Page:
Of Celts, the dearly departed, candy, and other hallowed things.

Halloween was a holiday that I loved and hated when I was a kid...I found it a little nerve-wracking to come up with a good costume idea, to dress up and go out in front of people, and to go knock on doors. BUT--the candy. I loved Halloween because of the outrageous amount of candy you could get, for free, by just walking around for a couple hours. It was unbelievable, like a dream come true. Now that I'm older, I can buy my own candy and satiate my sweet tooth like a normal person, but I still enjoy handing out candy to the kids who come to my house, seeing them in all their spooky spectacularness. Just how did this fantastic holiday come to be? I'm glad you asked!

As I have before (for Valentine's Day, Thanksgiving, and Christmas) I went to the excellent America's Favorite Holidays by Bruce Forbes to find out. As is often the case with days we celebrate, the beginnings of our Halloween can be found centuries ago, and is related to the change in seasons and how that affected everyday life. The Celtic people in Ireland and the British Isles (ca. 500 BCE)  celebrated a harvest-season festival called Samhain; this took place on November 1, a day that was essentially the beginning of their new year. This was the time when the agricultural season was ending and the harvest was brought in, and animals would be slaughtered so that they didn't have so many to feed over the winter; in essence, their new year began when their work ended, they were flush with food, and they were getting ready to face the coming dark and cold season. They would have a huge three day celebration where accounts were settled, legal matters decided, food shared and bonds strengthened. This last hurrah of the year began the day before Samhain, October 31. In addition to the annual festivities, this was also an important time of year spiritually. No doubt they were influenced by the lengthened periods of darkness and the dying off of flora as winter approached, and they believed that the boundary between the worlds of the living and the dead was less substantial.

Eventually, the Roman Christians came along, as they often did. Their first contact with the Celts of Ireland and Britain was in the 400s CE when missionaries were sent over. At the time, there was not a recognized Christian celebration that was similar to the Celts' Samhain, although it's certainly possible that early Christians did have harvest festivals at that time of year. It wasn't until the 600s CE that All Saints Day, also called All Hallows, became an official Christian event, and it was initially on May 13; this was a holy day for commemorating dead saints. A couple centuries later, the Pope changed that day to November 1. Why November 1? It is easy to to surmise that the Church moved it to that day to compete with, or rather finally stamp out, the Celtic holiday that might have still been practiced or recognized by some people; other Christian holidays, such as Easter and St. Valentine's Day, were intentionally celebrated on dates that were previously pagan holidays. However, there is also the possibility that All Saints Day was moved to a time of year when there would be an abundance of food, so that the people celebrating it would be well-fed and taken care of. About a century later, a second holy day was added on November 2, All Souls Day; this was a day to pray for the souls of those who were in purgatory, as well as the faithful who had died. All Saints and All Souls were referred to as Hallowtide or Hallowmas, basically, the season of the holy (saints) or the mass for the holy. And the evening before? All Hallows Eve, or Hallow'een, a time when the Church said the living should fast and pray to prepare for the following two days.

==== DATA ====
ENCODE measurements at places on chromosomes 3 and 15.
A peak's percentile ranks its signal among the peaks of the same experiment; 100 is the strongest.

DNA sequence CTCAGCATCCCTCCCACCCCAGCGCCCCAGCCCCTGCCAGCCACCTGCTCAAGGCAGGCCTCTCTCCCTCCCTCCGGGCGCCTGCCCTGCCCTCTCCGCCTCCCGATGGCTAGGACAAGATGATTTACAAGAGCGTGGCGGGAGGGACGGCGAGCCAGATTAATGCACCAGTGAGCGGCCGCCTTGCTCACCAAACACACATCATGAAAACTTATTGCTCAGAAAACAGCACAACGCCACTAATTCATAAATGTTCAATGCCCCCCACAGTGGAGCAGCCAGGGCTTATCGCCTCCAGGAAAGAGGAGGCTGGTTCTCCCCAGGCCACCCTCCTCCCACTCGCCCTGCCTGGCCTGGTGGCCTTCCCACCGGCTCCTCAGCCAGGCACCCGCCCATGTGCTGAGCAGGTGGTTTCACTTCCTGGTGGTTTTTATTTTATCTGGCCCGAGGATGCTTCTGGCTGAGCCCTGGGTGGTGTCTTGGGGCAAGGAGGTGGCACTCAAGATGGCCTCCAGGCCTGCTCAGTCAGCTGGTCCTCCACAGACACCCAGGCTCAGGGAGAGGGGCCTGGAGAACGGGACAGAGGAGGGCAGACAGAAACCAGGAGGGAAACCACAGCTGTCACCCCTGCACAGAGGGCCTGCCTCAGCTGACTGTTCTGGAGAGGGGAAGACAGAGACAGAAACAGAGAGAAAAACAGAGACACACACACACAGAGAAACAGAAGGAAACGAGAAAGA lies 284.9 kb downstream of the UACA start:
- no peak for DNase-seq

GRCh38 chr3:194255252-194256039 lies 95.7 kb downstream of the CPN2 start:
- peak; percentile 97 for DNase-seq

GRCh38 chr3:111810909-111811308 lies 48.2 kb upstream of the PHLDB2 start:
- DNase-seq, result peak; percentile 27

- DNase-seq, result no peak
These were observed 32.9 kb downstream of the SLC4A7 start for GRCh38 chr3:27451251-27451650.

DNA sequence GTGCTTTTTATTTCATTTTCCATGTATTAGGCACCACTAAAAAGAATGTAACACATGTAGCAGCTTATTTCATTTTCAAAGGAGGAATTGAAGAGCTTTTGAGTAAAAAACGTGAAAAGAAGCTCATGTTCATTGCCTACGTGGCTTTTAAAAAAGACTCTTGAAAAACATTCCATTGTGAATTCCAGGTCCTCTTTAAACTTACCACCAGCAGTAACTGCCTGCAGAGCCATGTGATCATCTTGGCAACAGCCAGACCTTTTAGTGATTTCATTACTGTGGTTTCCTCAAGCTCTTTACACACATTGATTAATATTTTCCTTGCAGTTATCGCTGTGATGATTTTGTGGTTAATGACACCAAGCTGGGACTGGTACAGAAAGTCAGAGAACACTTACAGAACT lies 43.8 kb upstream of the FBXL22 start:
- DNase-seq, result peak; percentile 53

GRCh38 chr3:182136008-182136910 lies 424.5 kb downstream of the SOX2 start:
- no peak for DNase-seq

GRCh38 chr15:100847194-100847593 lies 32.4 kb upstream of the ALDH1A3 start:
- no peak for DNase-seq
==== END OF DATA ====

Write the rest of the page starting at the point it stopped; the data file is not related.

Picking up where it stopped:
How did we get from that to the candy blowout that the holiday is today, in America specifically? In short, we owe our gratitude to the large number of Irish immigrants who came to the U.S., and brought their traditions with them. We also need to thank the Celts, who had converted to Christianity, but held onto some of their old ways. They properly recognized the holidays for the saints and the departed, but Hallow'een also took on special significance because of the long history and importance of Samhain. Instead of fasting and praying, they continued with their traditions of bonfires and games that aimed at telling the future. And, because this was still seen as a time when the dead could interact with the living, they continued another tradition to honor and appease those who had died: dressing up as souls of the departed and going around to all the houses to ask for gifts of food. So, when the little ones show up at your door shouting "trick or treat!" you can give them their little fun-sized candies, but also let them know that they are safe from the spirits of the dead who might be roaming the streets, at least until next year.

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Loved your article, BUT I'm almost certain that, if I tell the sweet little kids dressed as Elsa and Batman that my candy protects them from the spirits of the dead, my next trick-or-treater will be the Iowa City Police Department!

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